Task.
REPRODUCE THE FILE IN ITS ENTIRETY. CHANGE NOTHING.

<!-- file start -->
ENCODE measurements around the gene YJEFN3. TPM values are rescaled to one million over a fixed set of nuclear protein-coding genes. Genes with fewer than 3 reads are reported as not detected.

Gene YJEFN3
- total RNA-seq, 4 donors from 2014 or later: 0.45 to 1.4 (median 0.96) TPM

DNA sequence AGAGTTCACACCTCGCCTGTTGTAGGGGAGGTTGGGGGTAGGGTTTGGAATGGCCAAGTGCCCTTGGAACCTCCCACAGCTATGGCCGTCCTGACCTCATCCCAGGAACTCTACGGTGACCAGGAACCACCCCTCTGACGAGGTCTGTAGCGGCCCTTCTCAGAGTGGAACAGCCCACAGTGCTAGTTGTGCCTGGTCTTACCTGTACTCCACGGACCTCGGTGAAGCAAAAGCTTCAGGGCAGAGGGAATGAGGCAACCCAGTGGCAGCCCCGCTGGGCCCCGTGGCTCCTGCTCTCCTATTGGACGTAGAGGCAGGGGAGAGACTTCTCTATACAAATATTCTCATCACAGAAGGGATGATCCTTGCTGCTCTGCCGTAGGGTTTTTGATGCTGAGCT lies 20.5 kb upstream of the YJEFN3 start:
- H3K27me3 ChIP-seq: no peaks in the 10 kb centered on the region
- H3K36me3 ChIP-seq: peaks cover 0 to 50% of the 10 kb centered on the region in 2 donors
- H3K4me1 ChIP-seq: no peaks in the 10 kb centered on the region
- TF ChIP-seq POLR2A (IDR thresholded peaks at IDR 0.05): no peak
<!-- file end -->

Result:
ENCODE measurements around the gene YJEFN3. TPM values are rescaled to one million over a fixed set of nuclear protein-coding genes. Genes with fewer than 3 reads are reported as not detected.

Gene YJEFN3
- total RNA-seq, 4 donors from 2014 or later: 0.45 to 1.4 (median 0.96) TPM

DNA sequence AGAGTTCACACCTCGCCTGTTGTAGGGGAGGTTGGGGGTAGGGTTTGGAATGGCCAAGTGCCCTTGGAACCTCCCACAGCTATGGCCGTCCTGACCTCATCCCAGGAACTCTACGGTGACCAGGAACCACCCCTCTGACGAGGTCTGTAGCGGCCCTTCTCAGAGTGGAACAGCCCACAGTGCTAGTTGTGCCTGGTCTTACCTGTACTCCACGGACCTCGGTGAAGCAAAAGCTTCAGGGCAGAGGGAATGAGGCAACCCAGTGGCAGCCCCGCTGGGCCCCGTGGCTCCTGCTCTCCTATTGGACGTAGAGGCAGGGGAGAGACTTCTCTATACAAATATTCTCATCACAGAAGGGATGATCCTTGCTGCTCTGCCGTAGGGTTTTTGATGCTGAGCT lies 20.5 kb upstream of the YJEFN3 start:
- H3K27me3 ChIP-seq: no peaks in the 10 kb centered on the region
- H3K36me3 ChIP-seq: peaks cover 0 to 50% of the 10 kb centered on the region in 2 donors
- H3K4me1 ChIP-seq: no peaks in the 10 kb centered on the region
- TF ChIP-seq POLR2A (IDR thresholded peaks at IDR 0.05): no peak